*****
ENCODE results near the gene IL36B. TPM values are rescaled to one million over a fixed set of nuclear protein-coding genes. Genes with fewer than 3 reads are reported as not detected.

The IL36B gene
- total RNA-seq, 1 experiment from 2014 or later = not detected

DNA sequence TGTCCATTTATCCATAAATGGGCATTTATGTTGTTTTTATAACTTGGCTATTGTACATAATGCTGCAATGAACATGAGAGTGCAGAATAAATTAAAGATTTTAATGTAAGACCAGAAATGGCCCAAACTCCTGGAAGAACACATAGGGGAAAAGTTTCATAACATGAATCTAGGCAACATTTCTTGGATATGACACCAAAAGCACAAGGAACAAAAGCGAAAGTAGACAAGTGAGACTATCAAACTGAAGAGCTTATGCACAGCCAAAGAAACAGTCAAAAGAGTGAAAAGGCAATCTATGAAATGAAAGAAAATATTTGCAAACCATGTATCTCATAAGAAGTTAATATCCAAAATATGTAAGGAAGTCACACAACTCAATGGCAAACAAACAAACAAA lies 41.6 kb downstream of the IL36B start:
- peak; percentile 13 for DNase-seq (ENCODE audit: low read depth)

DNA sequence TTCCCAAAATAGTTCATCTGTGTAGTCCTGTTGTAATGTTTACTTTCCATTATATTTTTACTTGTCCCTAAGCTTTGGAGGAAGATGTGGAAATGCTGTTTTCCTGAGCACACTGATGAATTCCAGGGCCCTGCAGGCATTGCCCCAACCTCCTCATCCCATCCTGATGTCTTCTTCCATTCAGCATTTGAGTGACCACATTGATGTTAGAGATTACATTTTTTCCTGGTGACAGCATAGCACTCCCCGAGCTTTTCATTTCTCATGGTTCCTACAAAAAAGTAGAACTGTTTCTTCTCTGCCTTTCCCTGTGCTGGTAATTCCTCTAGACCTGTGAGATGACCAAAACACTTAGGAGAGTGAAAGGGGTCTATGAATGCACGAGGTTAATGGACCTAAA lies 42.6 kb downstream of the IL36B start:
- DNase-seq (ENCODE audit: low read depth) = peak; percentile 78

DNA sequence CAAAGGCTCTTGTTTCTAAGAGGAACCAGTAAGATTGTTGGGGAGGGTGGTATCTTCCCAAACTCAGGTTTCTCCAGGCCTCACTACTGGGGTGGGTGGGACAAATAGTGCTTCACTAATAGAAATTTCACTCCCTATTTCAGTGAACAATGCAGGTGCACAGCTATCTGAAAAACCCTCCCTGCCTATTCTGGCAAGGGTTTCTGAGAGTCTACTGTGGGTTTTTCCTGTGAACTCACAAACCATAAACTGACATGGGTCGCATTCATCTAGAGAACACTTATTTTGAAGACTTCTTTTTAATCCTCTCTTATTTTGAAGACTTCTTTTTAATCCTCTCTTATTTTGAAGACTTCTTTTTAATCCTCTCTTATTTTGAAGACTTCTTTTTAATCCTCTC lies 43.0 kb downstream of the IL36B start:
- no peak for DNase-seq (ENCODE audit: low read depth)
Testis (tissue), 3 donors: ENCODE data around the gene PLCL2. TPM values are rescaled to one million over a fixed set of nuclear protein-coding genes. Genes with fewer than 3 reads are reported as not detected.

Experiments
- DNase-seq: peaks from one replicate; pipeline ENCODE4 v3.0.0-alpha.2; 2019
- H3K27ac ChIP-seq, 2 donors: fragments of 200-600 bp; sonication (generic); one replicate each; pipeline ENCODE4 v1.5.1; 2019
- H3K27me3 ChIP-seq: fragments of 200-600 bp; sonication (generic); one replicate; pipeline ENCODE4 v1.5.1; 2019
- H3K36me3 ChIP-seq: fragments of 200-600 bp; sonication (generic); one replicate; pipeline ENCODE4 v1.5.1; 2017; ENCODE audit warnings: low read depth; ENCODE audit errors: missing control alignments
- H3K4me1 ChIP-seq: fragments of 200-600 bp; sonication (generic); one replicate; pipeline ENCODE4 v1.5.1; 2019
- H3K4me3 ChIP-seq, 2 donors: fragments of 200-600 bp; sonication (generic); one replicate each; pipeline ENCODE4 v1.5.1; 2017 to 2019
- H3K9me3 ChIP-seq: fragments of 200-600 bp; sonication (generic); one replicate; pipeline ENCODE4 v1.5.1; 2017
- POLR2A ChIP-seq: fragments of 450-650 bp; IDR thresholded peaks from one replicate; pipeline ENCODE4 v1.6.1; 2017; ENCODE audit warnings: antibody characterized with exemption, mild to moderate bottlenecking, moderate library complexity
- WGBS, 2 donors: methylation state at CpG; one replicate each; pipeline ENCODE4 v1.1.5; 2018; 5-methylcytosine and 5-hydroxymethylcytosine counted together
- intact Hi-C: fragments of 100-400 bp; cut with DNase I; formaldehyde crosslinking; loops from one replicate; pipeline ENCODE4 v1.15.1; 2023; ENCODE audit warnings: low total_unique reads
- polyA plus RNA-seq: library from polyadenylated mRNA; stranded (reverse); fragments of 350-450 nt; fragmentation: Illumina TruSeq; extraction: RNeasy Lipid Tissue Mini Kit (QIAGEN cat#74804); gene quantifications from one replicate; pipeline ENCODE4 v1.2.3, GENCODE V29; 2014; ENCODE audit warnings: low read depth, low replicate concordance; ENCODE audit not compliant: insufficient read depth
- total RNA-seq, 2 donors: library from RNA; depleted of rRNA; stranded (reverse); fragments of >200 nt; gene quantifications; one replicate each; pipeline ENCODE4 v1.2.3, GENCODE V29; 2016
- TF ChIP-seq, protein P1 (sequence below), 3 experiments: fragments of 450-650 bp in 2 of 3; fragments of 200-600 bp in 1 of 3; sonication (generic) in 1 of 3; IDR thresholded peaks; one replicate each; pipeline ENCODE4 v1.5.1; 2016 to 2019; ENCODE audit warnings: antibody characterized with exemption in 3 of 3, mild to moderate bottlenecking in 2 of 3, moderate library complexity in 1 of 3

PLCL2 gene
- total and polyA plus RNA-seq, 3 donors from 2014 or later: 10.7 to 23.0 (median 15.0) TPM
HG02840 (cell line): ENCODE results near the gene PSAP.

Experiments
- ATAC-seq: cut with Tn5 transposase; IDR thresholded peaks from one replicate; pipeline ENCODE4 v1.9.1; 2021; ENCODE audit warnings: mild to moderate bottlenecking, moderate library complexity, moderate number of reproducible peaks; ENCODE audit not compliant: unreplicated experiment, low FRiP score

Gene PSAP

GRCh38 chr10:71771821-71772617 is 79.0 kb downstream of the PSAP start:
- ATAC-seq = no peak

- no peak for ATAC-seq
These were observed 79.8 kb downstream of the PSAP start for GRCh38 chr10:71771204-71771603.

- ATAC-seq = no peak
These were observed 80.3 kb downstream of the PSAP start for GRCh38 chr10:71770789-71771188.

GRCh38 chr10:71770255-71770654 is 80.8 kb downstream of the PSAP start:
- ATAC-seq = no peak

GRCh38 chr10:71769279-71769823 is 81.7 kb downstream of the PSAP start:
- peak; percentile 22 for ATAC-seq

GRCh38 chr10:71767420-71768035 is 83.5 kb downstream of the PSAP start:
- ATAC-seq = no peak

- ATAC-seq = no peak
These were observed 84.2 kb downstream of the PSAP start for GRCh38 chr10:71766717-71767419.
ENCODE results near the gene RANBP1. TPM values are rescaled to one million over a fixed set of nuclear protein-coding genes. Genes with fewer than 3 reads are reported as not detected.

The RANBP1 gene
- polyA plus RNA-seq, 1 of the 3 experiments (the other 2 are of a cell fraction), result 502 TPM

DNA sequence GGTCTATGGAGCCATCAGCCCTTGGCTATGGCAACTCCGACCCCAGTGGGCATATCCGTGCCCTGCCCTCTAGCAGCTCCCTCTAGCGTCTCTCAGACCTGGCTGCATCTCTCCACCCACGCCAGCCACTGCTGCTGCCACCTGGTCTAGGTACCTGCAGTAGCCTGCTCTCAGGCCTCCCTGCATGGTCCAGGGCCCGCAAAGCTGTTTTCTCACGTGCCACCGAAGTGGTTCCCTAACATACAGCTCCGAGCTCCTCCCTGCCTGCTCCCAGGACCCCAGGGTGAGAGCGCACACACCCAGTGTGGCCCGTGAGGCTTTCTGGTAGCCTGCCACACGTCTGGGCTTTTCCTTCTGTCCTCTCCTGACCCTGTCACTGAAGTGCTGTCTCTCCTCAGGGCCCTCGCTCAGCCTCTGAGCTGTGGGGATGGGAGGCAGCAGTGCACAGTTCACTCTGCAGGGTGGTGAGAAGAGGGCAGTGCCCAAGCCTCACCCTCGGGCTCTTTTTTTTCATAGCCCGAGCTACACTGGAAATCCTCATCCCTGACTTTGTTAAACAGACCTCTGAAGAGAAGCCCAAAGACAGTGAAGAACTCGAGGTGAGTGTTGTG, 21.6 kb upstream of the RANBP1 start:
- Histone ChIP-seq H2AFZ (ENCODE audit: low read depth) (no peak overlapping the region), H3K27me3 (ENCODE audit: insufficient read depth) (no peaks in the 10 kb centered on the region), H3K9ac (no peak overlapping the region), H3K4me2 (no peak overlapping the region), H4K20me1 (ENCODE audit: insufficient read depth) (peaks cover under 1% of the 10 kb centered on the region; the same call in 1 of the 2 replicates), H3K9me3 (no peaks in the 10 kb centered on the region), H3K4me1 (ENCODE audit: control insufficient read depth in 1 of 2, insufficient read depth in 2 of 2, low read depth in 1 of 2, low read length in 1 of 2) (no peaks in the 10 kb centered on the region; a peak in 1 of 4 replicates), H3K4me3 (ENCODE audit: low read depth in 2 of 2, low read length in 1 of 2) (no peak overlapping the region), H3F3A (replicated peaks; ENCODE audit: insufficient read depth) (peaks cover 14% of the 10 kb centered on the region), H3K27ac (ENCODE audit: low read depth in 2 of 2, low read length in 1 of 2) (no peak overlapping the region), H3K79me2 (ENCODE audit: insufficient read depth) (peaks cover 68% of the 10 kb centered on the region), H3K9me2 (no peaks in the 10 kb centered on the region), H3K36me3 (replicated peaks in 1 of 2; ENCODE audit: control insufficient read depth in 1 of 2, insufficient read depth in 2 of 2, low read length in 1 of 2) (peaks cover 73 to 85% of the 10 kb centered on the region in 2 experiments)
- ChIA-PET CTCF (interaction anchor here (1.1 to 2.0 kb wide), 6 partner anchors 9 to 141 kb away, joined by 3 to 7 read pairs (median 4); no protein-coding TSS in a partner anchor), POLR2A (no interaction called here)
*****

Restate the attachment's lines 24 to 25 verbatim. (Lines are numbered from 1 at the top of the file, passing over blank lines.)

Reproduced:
- TF ChIP-seq, protein P1 (sequence below), 3 experiments: fragments of 450-650 bp in 2 of 3; fragments of 200-600 bp in 1 of 3; sonication (generic) in 1 of 3; IDR thresholded peaks; one replicate each; pipeline ENCODE4 v1.5.1; 2016 to 2019; ENCODE audit warnings: antibody characterized with exemption in 3 of 3, mild to moderate bottlenecking in 2 of 3, moderate library complexity in 1 of 3

PLCL2 gene